This marks our third week living in Australia. Typically after two weeks on a travel adventure, it’s time to go home and get back to work. I have to get used to the fact that this extended “vacation” is my life. Yesterday I was out exploring parks and neighborhoods and I was surprised by the number of people speaking with Australian accents. Then I remembered, I am in Australia. I guess that’s a good sign that this is already feeling like home.
A friend here told me that living is pretty easy in Australia. The weather is nice, work life balance is a priority, people are polite & pleasant, parks are plentiful and violence is low. There was a national news story this week about a Quantas airline pilot retiring after flying for 50 years. They recognized him and showed he and his wife happy to sail off into retirement. Cute. There was also a story about a king brown snake crawling up into a couple’s car engine. Terrifying. Point being, these are not national news stories I am accustomed to hearing. But don’t worry, there is no shortage of coverage on the U.S. election. Bizarre.
I’ve been getting to know Melbourne by putting in a lot of miles (or rather, kilometers) on foot. A suburb here is what we’d call a neighborhood back home. Each one has a unique vibe. By wandering around the burbs I can quickly tell if it’s a place I want to live. I’d be happy living in many of them, but so far South Melbourne has my heart because I found an “Op Shop,” or thrift store. After window shopping for several days and being sticker shocked by nearly everything, I rounded up a bag full of treasures for $52 USD at the Op Shop.
On a jog through another burb, I passed a friendly road worker standing outside his truck. I caught a familiar tune playing from his vehicle. My Happiness, by Australian band Powderfinger, is a song I discovered 15 years ago when I studied in Australia. I’ve listened to the song a million times, so it’s carved in my memory. The lyrics bring new meaning to me now. They sing, “If it ever starts sinking in, must be when you pack up and go.” Our life was awesome in Minneapolis, but our sense of adventure got the best of us. Our comfort and familiarity with everything started sinking in, so we knew it was time to pack up and go chase new experiences. Now that we’re here, that excitement is back. I’ll ride this out until it starts sinking in, and then see what’s next.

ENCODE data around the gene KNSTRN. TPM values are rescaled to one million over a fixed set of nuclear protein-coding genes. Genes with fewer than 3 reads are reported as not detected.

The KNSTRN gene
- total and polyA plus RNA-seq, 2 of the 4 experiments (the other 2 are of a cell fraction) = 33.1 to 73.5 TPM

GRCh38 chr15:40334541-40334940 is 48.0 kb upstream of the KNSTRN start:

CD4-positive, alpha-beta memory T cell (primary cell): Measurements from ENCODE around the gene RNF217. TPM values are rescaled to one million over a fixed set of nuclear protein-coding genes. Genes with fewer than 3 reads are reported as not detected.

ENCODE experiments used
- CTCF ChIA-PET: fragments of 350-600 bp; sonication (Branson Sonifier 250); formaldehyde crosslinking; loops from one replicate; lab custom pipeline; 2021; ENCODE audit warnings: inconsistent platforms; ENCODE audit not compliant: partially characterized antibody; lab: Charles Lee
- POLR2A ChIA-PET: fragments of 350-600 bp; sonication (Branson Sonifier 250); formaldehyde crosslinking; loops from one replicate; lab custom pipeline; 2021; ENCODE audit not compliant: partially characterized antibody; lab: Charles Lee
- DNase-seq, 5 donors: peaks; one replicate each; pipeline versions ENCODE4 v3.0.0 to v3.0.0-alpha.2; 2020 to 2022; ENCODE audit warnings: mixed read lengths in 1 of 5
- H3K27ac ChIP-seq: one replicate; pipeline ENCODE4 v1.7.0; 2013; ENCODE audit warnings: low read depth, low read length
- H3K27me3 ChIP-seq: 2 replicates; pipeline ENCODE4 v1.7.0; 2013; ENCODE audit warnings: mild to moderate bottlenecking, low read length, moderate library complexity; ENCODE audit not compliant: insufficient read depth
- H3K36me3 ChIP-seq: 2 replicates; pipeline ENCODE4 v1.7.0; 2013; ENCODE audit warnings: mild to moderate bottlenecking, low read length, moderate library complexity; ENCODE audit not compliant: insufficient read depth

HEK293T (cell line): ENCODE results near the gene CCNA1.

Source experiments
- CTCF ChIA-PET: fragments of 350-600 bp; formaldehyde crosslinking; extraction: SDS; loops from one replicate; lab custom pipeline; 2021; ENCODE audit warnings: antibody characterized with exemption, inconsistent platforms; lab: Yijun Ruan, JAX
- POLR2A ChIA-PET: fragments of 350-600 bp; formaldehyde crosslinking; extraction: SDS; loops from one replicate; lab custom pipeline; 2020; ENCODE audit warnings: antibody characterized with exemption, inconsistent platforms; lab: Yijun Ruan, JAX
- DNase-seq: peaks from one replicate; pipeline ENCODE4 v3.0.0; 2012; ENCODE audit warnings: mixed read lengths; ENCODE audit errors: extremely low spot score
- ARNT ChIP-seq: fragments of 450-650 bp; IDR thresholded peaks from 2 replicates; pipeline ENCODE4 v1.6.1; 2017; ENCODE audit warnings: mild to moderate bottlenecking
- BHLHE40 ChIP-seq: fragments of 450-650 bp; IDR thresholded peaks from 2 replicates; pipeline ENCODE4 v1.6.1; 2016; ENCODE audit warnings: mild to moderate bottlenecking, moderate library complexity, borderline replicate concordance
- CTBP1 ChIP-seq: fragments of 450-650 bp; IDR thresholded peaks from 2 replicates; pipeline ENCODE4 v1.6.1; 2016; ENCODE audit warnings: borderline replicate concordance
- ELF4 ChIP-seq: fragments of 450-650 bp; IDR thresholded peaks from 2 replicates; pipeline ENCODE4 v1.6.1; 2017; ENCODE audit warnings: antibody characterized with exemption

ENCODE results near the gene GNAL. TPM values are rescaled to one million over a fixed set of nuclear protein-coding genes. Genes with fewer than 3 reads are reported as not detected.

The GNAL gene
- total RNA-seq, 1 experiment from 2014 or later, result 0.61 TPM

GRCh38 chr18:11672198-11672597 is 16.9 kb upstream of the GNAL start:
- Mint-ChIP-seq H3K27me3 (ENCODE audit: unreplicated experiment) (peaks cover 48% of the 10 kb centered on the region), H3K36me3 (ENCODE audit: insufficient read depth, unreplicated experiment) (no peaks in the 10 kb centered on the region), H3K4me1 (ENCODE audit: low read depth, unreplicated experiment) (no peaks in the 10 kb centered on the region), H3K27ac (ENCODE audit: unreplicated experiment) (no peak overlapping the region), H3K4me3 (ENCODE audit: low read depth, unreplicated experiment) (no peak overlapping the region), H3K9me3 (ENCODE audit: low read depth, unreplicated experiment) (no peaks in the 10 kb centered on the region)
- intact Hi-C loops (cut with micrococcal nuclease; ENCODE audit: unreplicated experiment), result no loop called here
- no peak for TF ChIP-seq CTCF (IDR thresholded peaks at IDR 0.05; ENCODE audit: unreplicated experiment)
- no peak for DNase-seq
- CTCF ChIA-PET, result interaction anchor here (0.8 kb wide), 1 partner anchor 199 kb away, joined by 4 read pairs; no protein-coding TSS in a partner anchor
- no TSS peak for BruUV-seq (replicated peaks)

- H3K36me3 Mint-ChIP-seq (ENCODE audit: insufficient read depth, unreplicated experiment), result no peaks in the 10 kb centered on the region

Another lyric brings emotion: “How can I do this to you right now? You’re over there when I need you here.” While most aspects of this move have been positive, one part breaks my heart. One week after we left Minnesota my friend’s dad died. I didn’t get to go to the funeral, hug her and show her that I care. I’ll never forget the phone call I received from her after my dad died, yet I’m absent in her time of sadness. I knew these things were bound to happen, but I really didn’t expect a tragedy to happen so soon.
I have chosen a life I love, but hate it when that choice feels selfish. Another dear friend was in the middle of cancer treatments when I left. I wish I could visit her and bring her soup and goodies. She was one of our rocks when my dad was fighting cancer, but now I don’t get to return that favor. I just sit here on the other side of the world, hoping she can feel my love from afar.
I feel sad for my friends, and selfish for not being there. Then I focus on how I formed my life choices and am reassured in the decision I made. The pure fact that I don’t know what’s coming up ahead is reason enough to be here. If I live as long as my dad did, I’m already 2/3 of the way through my life. I better get my living in.
I need to keep that focus, and remember why I am here. Every now and then, when I hesitate to venture outside because it’s whipping wind and raining, I let loneliness take over. I think about my mom, family, the solid network of friends that became our family, my job, the great people I worked with and the sweet city we lived in. I’ll devolve into a pity party (even though my mom always told me that no one wants to come to my pity party). Fortunately I don’t get too far down, because Will comes home and tells me to “Smarten Up.” I think he’s grown tired of telling me this, since he’s asked me to tattoo it on my arm.
So I venture out. Somehow going on a walk, even in the dark, wind and rain, is a perfect way to clear the mind and feel grateful. The air is fresh, the crows sing a different tune here, the sights are new, and I have legs that will carry me wherever I want to go. It seems like the more I walk, the happier I become…as long as I look the right way before crossing the road, and bring a plastic bag to protect my phone when it starts to rain.
Well friends, thanks for dropping by to read about life in Oz. Here are some pictures of places I discovered this week.